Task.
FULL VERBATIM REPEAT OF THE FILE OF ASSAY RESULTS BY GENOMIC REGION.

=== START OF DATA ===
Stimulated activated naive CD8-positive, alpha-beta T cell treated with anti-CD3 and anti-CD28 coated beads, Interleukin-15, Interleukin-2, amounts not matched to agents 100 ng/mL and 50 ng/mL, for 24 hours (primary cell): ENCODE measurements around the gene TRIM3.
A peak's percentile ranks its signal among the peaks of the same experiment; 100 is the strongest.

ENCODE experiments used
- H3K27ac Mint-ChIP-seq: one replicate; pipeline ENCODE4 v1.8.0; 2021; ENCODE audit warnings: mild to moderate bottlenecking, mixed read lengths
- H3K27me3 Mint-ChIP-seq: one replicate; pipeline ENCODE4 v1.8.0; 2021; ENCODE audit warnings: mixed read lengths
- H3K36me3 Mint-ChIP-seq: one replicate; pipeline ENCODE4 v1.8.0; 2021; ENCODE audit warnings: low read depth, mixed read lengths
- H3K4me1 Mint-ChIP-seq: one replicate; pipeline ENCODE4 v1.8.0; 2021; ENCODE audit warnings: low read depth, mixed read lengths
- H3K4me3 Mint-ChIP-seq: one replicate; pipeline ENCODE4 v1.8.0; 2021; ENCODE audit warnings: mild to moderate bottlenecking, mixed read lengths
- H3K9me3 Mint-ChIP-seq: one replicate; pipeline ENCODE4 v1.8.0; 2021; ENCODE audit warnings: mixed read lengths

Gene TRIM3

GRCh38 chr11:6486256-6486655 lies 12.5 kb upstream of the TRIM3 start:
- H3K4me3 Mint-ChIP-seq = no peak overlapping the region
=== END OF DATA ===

Stimulated activated naive CD8-positive, alpha-beta T cell treated with anti-CD3 and anti-CD28 coated beads, Interleukin-15, Interleukin-2, amounts not matched to agents 100 ng/mL and 50 ng/mL, for 24 hours (primary cell): ENCODE measurements around the gene TRIM3.
A peak's percentile ranks its signal among the peaks of the same experiment; 100 is the strongest.

ENCODE experiments used
- H3K27ac Mint-ChIP-seq: one replicate; pipeline ENCODE4 v1.8.0; 2021; ENCODE audit warnings: mild to moderate bottlenecking, mixed read lengths
- H3K27me3 Mint-ChIP-seq: one replicate; pipeline ENCODE4 v1.8.0; 2021; ENCODE audit warnings: mixed read lengths
- H3K36me3 Mint-ChIP-seq: one replicate; pipeline ENCODE4 v1.8.0; 2021; ENCODE audit warnings: low read depth, mixed read lengths
- H3K4me1 Mint-ChIP-seq: one replicate; pipeline ENCODE4 v1.8.0; 2021; ENCODE audit warnings: low read depth, mixed read lengths
- H3K4me3 Mint-ChIP-seq: one replicate; pipeline ENCODE4 v1.8.0; 2021; ENCODE audit warnings: mild to moderate bottlenecking, mixed read lengths
- H3K9me3 Mint-ChIP-seq: one replicate; pipeline ENCODE4 v1.8.0; 2021; ENCODE audit warnings: mixed read lengths

Gene TRIM3

GRCh38 chr11:6486256-6486655 lies 12.5 kb upstream of the TRIM3 start:
- H3K4me3 Mint-ChIP-seq = no peak overlapping the region